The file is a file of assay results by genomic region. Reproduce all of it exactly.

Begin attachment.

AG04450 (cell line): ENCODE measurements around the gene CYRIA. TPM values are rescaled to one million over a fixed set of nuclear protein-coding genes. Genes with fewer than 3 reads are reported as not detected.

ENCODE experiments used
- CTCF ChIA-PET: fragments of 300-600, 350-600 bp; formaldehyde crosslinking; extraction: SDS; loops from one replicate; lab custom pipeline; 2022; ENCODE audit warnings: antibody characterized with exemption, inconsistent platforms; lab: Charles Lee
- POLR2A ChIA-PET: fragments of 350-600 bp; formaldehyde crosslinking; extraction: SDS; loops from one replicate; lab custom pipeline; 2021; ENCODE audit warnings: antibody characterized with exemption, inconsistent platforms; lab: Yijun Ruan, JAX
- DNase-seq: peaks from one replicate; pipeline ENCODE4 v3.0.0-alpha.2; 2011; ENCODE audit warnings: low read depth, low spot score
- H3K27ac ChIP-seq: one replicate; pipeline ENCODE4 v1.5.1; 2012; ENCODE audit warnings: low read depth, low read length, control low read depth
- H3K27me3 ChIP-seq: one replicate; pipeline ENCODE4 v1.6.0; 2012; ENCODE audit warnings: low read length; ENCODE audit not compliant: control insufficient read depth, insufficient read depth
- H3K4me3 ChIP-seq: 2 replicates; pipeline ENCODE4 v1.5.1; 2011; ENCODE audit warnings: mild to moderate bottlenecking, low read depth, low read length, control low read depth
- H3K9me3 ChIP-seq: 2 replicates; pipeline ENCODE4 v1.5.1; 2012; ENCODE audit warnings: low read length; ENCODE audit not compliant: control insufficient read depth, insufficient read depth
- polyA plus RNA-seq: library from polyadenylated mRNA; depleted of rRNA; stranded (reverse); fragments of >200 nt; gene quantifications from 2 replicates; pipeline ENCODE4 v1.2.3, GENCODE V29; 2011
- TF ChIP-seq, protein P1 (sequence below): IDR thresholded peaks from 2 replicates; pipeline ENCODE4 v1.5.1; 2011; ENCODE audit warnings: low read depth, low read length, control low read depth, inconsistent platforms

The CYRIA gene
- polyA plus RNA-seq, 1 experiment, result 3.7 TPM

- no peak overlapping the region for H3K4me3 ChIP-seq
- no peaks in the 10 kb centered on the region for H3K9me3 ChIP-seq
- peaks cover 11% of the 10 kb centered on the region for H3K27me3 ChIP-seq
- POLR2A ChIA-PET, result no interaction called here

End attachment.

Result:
AG04450 (cell line): ENCODE measurements around the gene CYRIA. TPM values are rescaled to one million over a fixed set of nuclear protein-coding genes. Genes with fewer than 3 reads are reported as not detected.

ENCODE experiments used
- CTCF ChIA-PET: fragments of 300-600, 350-600 bp; formaldehyde crosslinking; extraction: SDS; loops from one replicate; lab custom pipeline; 2022; ENCODE audit warnings: antibody characterized with exemption, inconsistent platforms; lab: Charles Lee
- POLR2A ChIA-PET: fragments of 350-600 bp; formaldehyde crosslinking; extraction: SDS; loops from one replicate; lab custom pipeline; 2021; ENCODE audit warnings: antibody characterized with exemption, inconsistent platforms; lab: Yijun Ruan, JAX
- DNase-seq: peaks from one replicate; pipeline ENCODE4 v3.0.0-alpha.2; 2011; ENCODE audit warnings: low read depth, low spot score
- H3K27ac ChIP-seq: one replicate; pipeline ENCODE4 v1.5.1; 2012; ENCODE audit warnings: low read depth, low read length, control low read depth
- H3K27me3 ChIP-seq: one replicate; pipeline ENCODE4 v1.6.0; 2012; ENCODE audit warnings: low read length; ENCODE audit not compliant: control insufficient read depth, insufficient read depth
- H3K4me3 ChIP-seq: 2 replicates; pipeline ENCODE4 v1.5.1; 2011; ENCODE audit warnings: mild to moderate bottlenecking, low read depth, low read length, control low read depth
- H3K9me3 ChIP-seq: 2 replicates; pipeline ENCODE4 v1.5.1; 2012; ENCODE audit warnings: low read length; ENCODE audit not compliant: control insufficient read depth, insufficient read depth
- polyA plus RNA-seq: library from polyadenylated mRNA; depleted of rRNA; stranded (reverse); fragments of >200 nt; gene quantifications from 2 replicates; pipeline ENCODE4 v1.2.3, GENCODE V29; 2011
- TF ChIP-seq, protein P1 (sequence below): IDR thresholded peaks from 2 replicates; pipeline ENCODE4 v1.5.1; 2011; ENCODE audit warnings: low read depth, low read length, control low read depth, inconsistent platforms

The CYRIA gene
- polyA plus RNA-seq, 1 experiment, result 3.7 TPM

- no peak overlapping the region for H3K4me3 ChIP-seq
- no peaks in the 10 kb centered on the region for H3K9me3 ChIP-seq
- peaks cover 11% of the 10 kb centered on the region for H3K27me3 ChIP-seq
- POLR2A ChIA-PET, result no interaction called here